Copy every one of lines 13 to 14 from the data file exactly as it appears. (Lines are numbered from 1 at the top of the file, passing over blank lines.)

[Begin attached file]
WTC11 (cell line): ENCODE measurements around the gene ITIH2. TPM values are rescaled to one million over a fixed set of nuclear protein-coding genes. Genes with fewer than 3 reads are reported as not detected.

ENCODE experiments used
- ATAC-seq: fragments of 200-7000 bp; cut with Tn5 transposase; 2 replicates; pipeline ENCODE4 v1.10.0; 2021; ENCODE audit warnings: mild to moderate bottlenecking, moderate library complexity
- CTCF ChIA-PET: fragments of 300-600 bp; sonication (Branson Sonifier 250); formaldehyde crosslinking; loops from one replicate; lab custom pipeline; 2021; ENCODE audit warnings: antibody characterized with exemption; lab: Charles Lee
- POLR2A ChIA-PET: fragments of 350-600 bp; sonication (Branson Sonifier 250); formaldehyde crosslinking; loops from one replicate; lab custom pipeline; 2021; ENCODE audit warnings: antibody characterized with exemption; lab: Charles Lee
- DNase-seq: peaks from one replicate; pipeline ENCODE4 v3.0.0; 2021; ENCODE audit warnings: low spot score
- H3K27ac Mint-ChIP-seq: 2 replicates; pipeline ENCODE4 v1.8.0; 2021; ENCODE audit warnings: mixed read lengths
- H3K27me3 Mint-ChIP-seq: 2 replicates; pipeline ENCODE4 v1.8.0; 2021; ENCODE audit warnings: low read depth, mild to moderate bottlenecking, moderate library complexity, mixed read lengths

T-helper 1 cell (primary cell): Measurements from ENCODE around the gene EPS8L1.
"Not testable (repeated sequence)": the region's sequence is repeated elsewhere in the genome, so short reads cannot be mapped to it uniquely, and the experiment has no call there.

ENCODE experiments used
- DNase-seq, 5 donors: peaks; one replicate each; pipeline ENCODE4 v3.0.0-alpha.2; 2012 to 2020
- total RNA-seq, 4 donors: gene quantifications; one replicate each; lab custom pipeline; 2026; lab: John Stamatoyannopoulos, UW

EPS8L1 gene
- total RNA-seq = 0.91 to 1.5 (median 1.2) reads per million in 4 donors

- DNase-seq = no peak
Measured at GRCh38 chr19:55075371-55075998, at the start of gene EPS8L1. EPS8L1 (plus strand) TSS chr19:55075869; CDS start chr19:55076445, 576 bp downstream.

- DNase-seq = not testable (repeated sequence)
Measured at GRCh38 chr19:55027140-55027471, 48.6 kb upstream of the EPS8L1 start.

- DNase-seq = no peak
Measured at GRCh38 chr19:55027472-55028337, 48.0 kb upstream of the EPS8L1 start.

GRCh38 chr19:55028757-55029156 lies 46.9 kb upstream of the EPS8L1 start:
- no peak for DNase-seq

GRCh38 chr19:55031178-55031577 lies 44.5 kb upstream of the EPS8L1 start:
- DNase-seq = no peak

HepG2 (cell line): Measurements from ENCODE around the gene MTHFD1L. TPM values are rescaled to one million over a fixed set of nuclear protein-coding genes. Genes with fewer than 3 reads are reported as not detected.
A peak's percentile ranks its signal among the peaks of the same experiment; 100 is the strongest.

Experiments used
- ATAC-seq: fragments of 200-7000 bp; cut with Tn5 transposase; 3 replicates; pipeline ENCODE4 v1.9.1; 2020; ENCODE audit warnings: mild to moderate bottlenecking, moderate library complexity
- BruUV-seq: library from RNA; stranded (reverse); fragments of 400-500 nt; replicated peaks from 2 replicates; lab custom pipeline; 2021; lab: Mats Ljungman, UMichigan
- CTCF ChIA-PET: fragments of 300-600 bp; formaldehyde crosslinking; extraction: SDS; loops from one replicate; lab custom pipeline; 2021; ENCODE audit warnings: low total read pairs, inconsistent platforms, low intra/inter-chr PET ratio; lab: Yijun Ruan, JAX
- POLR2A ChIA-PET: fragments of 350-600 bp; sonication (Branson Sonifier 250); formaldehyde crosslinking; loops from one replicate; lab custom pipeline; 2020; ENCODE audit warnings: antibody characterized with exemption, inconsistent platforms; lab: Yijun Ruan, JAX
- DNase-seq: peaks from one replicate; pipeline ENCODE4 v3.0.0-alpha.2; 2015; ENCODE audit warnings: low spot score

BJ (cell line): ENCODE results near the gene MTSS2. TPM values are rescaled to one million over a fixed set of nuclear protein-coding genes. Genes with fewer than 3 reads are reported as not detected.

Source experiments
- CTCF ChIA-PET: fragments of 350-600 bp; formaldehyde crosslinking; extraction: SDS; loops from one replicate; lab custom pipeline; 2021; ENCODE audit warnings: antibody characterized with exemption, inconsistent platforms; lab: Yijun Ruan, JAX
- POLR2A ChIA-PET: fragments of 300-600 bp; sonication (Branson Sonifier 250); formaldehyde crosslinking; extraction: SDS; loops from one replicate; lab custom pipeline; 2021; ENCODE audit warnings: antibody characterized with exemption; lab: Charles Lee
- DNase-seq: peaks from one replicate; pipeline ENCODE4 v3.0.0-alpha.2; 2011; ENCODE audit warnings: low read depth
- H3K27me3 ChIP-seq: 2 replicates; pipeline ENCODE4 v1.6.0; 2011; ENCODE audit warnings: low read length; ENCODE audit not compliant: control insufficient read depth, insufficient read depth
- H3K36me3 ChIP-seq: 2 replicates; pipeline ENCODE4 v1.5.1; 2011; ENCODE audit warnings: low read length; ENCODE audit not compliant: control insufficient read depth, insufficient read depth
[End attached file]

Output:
- total RNA-seq, 4 donors: gene quantifications; one replicate each; lab custom pipeline; 2026; lab: John Stamatoyannopoulos, UW

EPS8L1 gene